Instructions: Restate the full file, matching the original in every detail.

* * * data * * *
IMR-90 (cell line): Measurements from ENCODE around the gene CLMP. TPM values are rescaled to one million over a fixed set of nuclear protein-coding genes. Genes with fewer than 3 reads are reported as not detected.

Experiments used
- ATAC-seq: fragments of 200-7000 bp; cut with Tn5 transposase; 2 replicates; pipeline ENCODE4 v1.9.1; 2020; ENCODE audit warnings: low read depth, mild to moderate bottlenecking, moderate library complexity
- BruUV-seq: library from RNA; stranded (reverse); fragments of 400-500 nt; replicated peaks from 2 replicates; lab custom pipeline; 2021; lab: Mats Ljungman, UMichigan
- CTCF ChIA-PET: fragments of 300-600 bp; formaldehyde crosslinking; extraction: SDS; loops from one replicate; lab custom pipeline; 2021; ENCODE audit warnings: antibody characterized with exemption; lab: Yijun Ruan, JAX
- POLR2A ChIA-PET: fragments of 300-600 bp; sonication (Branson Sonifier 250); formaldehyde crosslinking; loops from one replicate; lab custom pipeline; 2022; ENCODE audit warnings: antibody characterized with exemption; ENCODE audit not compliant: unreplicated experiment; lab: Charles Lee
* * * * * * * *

IMR-90 (cell line): Measurements from ENCODE around the gene CLMP. TPM values are rescaled to one million over a fixed set of nuclear protein-coding genes. Genes with fewer than 3 reads are reported as not detected.

Experiments used
- ATAC-seq: fragments of 200-7000 bp; cut with Tn5 transposase; 2 replicates; pipeline ENCODE4 v1.9.1; 2020; ENCODE audit warnings: low read depth, mild to moderate bottlenecking, moderate library complexity
- BruUV-seq: library from RNA; stranded (reverse); fragments of 400-500 nt; replicated peaks from 2 replicates; lab custom pipeline; 2021; lab: Mats Ljungman, UMichigan
- CTCF ChIA-PET: fragments of 300-600 bp; formaldehyde crosslinking; extraction: SDS; loops from one replicate; lab custom pipeline; 2021; ENCODE audit warnings: antibody characterized with exemption; lab: Yijun Ruan, JAX
- POLR2A ChIA-PET: fragments of 300-600 bp; sonication (Branson Sonifier 250); formaldehyde crosslinking; loops from one replicate; lab custom pipeline; 2022; ENCODE audit warnings: antibody characterized with exemption; ENCODE audit not compliant: unreplicated experiment; lab: Charles Lee